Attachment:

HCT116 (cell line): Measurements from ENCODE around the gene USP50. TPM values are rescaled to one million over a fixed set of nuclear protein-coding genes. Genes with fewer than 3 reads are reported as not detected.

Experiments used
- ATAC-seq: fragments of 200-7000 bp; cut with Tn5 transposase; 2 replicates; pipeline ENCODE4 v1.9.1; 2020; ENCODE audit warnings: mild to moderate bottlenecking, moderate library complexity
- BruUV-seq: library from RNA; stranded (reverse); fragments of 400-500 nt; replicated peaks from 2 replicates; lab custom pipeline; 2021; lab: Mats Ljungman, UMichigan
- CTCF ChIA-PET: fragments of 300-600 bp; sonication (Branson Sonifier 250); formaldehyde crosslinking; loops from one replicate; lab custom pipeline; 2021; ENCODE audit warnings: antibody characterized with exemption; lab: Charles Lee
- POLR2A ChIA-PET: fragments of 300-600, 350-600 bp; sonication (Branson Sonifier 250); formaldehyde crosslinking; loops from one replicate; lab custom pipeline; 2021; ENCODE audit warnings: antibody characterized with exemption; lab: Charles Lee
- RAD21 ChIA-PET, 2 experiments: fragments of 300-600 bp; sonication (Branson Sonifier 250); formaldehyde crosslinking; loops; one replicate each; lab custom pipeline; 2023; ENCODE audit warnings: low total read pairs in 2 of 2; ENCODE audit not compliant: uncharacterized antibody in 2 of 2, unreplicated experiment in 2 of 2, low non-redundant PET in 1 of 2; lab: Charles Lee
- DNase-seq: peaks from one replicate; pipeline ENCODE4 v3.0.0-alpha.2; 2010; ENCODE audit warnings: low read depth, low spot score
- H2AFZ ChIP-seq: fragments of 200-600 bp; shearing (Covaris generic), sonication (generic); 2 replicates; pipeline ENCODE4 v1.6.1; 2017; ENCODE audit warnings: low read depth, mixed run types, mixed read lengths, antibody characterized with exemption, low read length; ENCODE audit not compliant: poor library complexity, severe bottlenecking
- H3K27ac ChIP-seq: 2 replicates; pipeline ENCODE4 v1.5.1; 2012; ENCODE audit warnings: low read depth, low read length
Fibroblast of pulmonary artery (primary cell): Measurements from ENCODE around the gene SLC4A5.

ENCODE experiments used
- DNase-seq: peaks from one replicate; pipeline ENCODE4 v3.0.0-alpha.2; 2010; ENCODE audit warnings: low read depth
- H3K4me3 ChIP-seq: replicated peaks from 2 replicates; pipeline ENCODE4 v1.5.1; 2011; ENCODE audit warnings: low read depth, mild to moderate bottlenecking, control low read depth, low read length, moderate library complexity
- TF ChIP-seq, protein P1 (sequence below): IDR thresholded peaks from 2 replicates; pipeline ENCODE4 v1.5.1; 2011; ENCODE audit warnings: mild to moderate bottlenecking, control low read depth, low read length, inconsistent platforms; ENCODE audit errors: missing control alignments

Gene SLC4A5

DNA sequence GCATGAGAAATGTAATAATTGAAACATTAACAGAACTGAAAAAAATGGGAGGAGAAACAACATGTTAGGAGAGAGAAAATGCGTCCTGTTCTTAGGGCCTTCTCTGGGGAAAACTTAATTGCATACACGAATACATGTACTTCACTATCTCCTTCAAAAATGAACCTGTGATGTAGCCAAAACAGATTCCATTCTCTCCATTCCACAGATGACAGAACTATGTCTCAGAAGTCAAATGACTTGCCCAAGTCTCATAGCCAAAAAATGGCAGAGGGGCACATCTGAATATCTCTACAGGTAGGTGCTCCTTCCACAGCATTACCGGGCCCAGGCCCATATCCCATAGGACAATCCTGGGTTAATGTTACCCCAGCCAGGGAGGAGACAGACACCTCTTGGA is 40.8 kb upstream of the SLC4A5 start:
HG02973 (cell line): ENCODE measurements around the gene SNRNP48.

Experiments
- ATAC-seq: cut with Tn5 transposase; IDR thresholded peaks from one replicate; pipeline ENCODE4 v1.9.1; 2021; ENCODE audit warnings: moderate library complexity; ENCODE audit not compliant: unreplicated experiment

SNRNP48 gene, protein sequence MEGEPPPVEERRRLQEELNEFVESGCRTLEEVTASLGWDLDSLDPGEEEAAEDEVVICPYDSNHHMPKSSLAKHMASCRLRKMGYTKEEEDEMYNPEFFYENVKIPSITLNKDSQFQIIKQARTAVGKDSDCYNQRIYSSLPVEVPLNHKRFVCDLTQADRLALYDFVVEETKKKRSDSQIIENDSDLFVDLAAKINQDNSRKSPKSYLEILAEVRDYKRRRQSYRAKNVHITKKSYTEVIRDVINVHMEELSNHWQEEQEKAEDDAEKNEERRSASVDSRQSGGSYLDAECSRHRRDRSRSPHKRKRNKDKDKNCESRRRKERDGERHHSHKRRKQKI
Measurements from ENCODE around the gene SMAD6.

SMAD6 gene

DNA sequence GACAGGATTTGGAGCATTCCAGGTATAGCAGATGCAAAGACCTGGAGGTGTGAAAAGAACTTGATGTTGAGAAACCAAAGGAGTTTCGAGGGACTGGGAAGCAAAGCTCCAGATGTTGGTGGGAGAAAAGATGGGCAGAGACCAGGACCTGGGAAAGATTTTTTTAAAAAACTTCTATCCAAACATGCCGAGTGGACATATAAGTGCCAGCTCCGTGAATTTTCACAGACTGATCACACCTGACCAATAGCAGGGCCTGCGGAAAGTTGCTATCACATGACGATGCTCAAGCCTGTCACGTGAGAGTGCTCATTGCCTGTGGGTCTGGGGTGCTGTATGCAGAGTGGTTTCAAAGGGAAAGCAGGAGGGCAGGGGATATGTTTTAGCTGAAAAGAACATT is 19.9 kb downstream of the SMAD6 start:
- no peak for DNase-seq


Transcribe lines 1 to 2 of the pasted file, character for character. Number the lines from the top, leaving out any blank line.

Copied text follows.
HCT116 (cell line): Measurements from ENCODE around the gene USP50. TPM values are rescaled to one million over a fixed set of nuclear protein-coding genes. Genes with fewer than 3 reads are reported as not detected.

Experiments used